Across six of the seven continents on which cricket is played, there are some remarkable cricket grounds. From a tidal strip of sand outside the Ship Inn at Elie, in Fife, to the monumental Melbourne Cricket Ground with its 100,000 capacity, this book features the extraordinary places and venues in which cricket is played. Many grounds have remarkably beautiful settings. There is the rugged Devonian charm of Lynton and Lynmouth Cricket Club set in the Valley of the Rocks, not far from the North Devon coast. Then there is the vividly-coloured, almost Lego-like structure of Dharamshala pavilion in Northern India where local resident the Dalai Lama has watched a match. Many of England’s greatest players have come from public schools, and there are some wonderful examples of their cricket grounds such as Sedbergh and Milton Abbey. Country houses such as Audley End and Blenheim Palace form the backdrop to many cricket pitches, or castles, such as Bamburgh Castle in Northumberland, or even Portchester Castle, where there is a cricket ground inside the castle walls. Sri Lanka’s test ground, Galle, has a fort looming above it, while Newlands Stadium in Cape Town, has the unmistakeable Table Mountain as the backdrop. Some of the stunning imagery has a modern feel. Queenstown cricket ground has international jets taking off just yards from the playing action, while Singapore Cricket Club is an oasis of lush green set against a 21st century array of high-rise towers. Then there are cricket grounds in unusual places; Hawaii, Corfu, Berlin, Slovenia and St Moritz to name but a few.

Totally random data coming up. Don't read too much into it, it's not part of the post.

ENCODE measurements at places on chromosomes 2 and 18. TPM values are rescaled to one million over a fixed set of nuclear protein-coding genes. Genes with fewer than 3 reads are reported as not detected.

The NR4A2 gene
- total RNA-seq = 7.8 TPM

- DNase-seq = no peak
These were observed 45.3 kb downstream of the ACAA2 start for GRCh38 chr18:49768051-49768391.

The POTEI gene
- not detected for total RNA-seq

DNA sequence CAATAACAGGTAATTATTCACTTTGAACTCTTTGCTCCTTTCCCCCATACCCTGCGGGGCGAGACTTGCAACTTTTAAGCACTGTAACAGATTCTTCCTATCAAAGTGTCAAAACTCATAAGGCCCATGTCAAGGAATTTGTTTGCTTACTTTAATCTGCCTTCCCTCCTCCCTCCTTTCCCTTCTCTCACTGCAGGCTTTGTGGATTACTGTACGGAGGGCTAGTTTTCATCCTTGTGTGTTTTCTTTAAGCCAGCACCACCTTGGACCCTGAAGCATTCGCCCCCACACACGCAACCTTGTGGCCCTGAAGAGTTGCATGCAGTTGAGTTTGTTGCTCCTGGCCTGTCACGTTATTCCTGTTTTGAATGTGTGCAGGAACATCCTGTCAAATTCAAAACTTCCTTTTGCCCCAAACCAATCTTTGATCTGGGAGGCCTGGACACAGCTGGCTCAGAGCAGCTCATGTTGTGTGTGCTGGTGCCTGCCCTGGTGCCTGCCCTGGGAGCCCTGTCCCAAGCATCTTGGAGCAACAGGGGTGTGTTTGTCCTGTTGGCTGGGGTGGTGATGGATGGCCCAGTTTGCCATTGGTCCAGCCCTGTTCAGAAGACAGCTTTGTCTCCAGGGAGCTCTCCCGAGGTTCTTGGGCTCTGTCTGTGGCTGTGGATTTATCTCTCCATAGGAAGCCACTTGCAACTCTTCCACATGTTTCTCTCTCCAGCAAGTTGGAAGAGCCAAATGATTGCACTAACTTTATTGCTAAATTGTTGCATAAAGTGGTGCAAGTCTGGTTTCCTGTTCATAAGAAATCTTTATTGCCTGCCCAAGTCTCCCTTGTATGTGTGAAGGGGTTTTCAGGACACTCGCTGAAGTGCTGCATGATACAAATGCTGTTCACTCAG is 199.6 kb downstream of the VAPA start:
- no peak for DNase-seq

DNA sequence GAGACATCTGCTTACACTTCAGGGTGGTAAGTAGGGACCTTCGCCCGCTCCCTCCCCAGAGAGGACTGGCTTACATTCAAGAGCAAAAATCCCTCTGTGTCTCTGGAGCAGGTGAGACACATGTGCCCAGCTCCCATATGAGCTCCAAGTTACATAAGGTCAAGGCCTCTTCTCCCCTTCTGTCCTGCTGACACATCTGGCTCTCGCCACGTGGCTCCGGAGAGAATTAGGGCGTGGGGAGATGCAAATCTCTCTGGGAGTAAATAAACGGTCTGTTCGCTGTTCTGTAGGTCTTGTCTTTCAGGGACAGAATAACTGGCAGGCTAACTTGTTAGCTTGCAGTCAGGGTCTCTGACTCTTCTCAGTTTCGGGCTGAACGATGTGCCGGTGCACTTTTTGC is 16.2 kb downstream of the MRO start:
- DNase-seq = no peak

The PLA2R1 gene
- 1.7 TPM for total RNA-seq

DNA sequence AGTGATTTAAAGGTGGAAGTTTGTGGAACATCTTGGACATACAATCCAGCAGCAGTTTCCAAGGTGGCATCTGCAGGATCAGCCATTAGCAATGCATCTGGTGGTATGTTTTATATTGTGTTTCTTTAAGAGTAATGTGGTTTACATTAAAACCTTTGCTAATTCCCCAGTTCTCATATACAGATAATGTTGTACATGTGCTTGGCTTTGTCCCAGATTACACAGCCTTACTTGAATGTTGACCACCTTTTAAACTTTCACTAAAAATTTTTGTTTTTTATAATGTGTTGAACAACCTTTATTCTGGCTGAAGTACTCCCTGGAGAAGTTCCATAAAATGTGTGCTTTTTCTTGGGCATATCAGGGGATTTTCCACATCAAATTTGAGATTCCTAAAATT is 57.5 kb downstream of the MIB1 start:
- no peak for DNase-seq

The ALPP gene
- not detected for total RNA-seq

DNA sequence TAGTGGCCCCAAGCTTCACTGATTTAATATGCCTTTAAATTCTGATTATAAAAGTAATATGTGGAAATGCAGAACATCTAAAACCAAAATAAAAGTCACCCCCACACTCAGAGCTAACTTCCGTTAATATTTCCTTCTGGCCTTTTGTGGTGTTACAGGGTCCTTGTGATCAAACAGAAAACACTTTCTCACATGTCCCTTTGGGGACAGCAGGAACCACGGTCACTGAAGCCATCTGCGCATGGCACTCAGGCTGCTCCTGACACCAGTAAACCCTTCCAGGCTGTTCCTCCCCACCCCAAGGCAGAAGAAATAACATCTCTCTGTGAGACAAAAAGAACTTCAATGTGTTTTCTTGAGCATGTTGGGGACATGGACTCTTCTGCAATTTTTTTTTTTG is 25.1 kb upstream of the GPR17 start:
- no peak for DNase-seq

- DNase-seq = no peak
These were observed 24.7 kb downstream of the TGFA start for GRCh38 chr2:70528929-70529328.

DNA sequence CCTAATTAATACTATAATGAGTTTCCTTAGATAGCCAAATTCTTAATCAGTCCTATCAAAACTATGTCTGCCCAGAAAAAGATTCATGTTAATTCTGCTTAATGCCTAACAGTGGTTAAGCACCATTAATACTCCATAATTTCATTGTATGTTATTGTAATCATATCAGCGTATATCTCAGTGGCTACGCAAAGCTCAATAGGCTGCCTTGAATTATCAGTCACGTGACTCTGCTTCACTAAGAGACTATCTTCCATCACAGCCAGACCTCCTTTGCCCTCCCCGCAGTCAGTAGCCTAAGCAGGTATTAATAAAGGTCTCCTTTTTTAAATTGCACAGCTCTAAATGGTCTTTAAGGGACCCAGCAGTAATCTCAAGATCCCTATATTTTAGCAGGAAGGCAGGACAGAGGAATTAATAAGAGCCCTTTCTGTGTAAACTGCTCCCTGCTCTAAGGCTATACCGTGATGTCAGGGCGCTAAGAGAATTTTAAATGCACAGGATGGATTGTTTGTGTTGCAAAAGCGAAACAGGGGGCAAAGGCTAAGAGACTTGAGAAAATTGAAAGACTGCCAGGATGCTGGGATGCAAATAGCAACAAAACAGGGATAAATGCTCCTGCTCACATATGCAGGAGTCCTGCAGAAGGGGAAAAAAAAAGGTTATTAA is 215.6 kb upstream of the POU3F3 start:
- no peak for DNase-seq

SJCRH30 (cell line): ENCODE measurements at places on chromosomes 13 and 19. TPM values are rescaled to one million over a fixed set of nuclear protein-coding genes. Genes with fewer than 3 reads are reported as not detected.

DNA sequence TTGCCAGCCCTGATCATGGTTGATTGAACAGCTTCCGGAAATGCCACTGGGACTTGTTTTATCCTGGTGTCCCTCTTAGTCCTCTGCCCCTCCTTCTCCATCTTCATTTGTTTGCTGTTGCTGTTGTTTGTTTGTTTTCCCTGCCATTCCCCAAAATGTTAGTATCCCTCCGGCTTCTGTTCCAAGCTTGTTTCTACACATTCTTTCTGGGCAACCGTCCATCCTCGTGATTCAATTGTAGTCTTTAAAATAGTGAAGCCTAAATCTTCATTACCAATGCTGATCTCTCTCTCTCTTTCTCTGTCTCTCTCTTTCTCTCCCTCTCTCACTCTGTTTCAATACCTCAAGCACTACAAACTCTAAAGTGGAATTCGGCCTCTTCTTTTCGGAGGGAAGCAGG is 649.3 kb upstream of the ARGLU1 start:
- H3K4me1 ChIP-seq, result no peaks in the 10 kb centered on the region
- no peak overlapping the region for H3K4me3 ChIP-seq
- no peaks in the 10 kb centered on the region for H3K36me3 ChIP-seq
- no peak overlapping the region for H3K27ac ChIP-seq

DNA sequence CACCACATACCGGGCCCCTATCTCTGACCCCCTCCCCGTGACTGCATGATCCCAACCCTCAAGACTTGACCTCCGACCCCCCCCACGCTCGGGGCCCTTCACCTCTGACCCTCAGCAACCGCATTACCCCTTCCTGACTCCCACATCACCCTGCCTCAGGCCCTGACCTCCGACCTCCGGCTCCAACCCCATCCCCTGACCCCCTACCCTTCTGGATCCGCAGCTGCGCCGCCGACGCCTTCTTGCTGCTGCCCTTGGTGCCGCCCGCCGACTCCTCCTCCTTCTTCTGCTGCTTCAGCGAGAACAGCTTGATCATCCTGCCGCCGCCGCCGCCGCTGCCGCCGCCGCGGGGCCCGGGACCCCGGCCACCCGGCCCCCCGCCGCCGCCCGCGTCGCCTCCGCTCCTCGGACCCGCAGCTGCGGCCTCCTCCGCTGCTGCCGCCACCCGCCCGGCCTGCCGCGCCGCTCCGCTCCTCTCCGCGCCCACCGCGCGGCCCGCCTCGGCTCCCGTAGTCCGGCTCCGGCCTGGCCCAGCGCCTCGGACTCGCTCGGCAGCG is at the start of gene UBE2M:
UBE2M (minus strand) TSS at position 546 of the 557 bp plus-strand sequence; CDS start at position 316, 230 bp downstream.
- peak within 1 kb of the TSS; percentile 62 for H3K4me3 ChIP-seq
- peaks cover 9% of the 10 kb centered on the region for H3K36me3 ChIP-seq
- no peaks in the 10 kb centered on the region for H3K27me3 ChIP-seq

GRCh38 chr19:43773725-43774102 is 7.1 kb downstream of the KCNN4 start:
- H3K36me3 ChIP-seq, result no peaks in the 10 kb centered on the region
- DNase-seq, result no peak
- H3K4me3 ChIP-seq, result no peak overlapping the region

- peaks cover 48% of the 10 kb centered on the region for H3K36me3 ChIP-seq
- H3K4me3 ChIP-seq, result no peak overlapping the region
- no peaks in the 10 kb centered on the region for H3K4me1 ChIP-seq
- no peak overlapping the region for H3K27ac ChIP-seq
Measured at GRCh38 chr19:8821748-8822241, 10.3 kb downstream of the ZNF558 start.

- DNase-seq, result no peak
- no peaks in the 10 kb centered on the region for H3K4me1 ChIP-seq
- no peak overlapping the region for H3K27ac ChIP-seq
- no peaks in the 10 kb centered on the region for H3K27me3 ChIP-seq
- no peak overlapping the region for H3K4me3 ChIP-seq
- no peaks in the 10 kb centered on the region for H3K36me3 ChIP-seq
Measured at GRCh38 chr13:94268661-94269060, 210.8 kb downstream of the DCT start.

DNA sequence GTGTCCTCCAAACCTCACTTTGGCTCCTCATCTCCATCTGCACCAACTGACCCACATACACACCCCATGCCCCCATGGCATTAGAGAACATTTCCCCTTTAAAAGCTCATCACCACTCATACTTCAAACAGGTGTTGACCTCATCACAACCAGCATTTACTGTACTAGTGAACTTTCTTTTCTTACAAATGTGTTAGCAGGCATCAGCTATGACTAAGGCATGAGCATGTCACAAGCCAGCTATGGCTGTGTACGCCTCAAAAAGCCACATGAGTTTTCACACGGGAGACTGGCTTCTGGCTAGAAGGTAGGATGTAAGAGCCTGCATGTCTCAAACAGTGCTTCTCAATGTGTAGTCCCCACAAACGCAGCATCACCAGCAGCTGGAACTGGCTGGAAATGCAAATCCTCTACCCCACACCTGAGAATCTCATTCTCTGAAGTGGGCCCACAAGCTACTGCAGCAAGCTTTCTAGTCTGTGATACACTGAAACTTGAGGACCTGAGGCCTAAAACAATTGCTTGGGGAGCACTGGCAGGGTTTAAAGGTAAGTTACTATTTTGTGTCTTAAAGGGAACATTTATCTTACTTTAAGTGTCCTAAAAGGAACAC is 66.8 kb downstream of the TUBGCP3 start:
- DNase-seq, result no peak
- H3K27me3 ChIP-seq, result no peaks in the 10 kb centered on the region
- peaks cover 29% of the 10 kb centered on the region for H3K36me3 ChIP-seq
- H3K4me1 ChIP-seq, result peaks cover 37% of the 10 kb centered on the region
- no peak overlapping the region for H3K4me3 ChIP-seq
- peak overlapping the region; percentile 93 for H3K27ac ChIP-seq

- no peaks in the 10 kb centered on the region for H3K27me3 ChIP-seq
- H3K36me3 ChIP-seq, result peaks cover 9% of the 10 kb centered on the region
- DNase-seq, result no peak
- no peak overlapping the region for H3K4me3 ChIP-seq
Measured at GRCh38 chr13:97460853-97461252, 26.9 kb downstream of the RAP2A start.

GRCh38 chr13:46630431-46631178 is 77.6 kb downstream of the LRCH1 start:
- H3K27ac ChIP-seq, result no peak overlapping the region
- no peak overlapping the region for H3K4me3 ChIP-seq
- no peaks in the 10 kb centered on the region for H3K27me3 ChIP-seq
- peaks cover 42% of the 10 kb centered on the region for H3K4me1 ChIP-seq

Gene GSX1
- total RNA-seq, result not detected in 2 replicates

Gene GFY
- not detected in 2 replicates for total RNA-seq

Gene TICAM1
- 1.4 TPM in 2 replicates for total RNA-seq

The latest release in the Remarkable illustated sports series features Britain's idyllic village cricket grounds. Featuring original photography from all corners of the British Isles. Written by Brian Levison, author of the 8,000-selling Remarkable Cricket Grounds, an Amazon No.1 bestseller.
The Best Writing from Wisden Cricketers' Almanack 2017
Author: Lawrence Booth
Publisher: Bloomsbury Publishing
Category: Sports & Recreation
The Shorter Wisden is a compelling distillation of what's best in its bigger brother – and the 2017 edition of Wisden is crammed, as ever, with the best writing in the game. Available from all major eBook retailers, Wisden's digital version includes the influential Notes by the Editor, all the front-of-book articles, including Matthew Engel looking back at 60 years of Test Match Special, Derek Pringle revealing the secrets of ball-tampering, and Gideon Haigh exploring the evolution of the six. There are also superb pieces by Rob Smyth, Vic Marks and Tanya Aldred, plus reviews, obituaries and all England's Tests from the 2016 season. In an age of snap judgments, Wisden's authority and integrity are more important than ever. Yet again this year's edition is truly a "must-have†? for every cricket fan. "There can't really be any doubt about the cricket book of the year, any year: it's obviously Wisden" Andrew Baker in the Daily Telegraph @WisdenAlmanack